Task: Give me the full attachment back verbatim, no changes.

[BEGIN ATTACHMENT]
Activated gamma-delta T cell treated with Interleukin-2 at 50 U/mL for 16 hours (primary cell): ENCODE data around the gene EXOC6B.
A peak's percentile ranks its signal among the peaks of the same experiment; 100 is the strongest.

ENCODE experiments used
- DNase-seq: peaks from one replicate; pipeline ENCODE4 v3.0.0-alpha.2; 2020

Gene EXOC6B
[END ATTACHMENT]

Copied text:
Activated gamma-delta T cell treated with Interleukin-2 at 50 U/mL for 16 hours (primary cell): ENCODE data around the gene EXOC6B.
A peak's percentile ranks its signal among the peaks of the same experiment; 100 is the strongest.

ENCODE experiments used
- DNase-seq: peaks from one replicate; pipeline ENCODE4 v3.0.0-alpha.2; 2020

Gene EXOC6B